One thing Close would like to see from Thomas is for her to be a little more assertive when establishing position on the block and really call for the ball. She’d also like to see the rest of the team make a real concerted effort to get Thomas the ball, especially in spots where she’s most effective.

“I think everybody at Cincinnati knew that she had to touch the ball every time down the floor,” Close said. “… She’s not only a great scorer, she’s a great facilitator. So we need to not miss her when she slips to the basket, gets to the post, gets to the mid-post. She loves that mid-post placement in the middle of the floor right off the lane lines. We’ve got to find her better. I think sometimes we lose track of her and we aren’t as productive when she doesn’t touch the ball in key areas.”

It’s not just Thomas’ offense that she brings to the table. It’s the other intangibles as well, particularly her rebounding. She never averaged double figures in rebounding while at Cincinnati; the last time she did was her senior year in high school when she grabbed 13.4 boards per game.

But she was a double-double threat her entire college career thus far and with the rebounding the Bruins lost with Onyenwere and Miller, that part of Thomas’ game is going to be critical for team success. Thomas is considered to be a little undersized for a post player, but it’s something she never let deter her from becoming a good rebounder.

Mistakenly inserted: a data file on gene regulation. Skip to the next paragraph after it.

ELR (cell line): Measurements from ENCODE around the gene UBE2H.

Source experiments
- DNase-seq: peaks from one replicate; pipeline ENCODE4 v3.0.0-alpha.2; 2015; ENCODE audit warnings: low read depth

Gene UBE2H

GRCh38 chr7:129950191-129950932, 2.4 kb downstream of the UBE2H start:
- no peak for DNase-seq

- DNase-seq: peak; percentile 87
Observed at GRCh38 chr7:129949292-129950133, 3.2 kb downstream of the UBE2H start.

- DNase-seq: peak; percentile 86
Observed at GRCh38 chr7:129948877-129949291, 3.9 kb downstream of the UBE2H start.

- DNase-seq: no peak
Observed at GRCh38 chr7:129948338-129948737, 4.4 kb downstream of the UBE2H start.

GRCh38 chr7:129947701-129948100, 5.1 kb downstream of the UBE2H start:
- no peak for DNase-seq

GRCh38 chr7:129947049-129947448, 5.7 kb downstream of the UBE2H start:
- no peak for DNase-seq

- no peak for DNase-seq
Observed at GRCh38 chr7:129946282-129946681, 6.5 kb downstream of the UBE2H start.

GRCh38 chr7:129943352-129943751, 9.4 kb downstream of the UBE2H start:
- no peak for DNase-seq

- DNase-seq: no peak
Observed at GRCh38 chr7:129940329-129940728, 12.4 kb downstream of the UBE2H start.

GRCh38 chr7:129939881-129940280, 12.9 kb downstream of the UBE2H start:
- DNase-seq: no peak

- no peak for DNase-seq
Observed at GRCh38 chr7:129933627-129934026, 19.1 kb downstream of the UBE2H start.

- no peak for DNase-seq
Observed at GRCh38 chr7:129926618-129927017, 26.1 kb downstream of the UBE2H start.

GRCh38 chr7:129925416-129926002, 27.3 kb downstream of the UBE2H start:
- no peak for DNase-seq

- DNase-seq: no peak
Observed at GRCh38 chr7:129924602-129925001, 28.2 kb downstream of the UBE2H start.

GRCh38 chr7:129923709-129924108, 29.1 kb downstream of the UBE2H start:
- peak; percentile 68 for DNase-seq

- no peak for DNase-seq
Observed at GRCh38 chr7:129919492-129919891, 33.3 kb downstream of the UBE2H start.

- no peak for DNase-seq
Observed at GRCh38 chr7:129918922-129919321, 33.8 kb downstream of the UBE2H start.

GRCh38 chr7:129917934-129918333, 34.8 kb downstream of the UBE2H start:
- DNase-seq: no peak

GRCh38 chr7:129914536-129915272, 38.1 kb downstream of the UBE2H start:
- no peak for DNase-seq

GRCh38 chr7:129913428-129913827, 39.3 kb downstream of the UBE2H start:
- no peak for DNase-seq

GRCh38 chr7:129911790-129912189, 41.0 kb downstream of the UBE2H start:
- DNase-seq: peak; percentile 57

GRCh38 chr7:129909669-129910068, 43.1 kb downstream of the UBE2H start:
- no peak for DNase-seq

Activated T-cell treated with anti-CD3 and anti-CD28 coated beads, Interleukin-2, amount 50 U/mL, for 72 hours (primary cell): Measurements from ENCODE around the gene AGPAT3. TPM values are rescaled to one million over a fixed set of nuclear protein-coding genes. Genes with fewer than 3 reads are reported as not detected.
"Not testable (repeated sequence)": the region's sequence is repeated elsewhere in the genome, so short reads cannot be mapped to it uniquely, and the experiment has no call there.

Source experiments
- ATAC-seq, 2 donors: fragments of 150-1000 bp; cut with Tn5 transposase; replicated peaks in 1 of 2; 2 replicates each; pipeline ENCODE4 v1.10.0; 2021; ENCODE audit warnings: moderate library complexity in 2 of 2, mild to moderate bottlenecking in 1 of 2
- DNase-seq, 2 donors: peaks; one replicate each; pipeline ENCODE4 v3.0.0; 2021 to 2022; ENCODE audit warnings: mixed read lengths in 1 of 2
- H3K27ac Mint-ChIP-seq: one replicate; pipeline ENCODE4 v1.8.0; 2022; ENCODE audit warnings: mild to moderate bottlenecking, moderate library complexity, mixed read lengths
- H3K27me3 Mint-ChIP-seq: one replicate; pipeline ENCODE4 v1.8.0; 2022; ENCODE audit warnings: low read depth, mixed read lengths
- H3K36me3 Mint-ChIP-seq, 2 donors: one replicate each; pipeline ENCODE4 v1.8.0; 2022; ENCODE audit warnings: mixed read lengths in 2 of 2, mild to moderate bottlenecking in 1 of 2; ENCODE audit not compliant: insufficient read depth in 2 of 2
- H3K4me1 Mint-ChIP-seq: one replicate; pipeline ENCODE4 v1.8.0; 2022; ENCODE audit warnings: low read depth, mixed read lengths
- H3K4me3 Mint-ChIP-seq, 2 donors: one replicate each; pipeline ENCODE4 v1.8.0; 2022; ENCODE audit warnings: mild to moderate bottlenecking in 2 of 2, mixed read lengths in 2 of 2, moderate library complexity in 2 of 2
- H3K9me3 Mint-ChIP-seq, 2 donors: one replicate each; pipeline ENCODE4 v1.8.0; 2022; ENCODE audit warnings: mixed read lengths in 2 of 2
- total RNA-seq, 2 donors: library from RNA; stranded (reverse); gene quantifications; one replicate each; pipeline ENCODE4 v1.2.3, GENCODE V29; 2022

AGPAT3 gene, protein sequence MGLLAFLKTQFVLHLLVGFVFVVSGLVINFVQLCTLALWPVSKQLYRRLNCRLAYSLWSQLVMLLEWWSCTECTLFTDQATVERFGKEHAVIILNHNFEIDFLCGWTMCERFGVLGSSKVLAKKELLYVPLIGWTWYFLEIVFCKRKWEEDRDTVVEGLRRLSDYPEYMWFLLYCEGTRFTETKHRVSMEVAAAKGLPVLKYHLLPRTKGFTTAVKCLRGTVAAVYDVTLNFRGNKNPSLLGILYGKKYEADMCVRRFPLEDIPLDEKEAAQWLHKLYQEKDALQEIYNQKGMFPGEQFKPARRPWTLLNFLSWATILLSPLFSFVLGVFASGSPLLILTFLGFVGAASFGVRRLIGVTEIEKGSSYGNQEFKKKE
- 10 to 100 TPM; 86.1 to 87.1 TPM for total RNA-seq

“I’ve always been kind of an undersized post player, so just having a knack for the ball and being able to outwork my opponent to get the rebound, it’s just kind of an effort thing,” Thomas said. “I think that’s extremely important, honestly. I tried to get as many double-doubles as I could.”

And as the team prepares for their season opener on Nov. 10 against Pepperdine, Thomas loves what she’s seen from her new teammates. They’ve made it very clear that simply making the NCAA Tournament and perhaps winning a couple of rounds is not the ultimate goal. They have much higher aspirations.

Those high expectations and mindset are what initially sold Thomas on joining the Bruins.

“I think we’re definitely aiming for the highest and to have a championship mindset, and that’s something I’m really excited about,” Thomas said. “It starts every day here and I think that’s something that really drew me to come here. They challenge you every single day. I think the team is just really going to step up to that challenge. We have so many weapons, we have veterans, young players, I think it’s going to be a great mix.”

Written by David Yapkowitz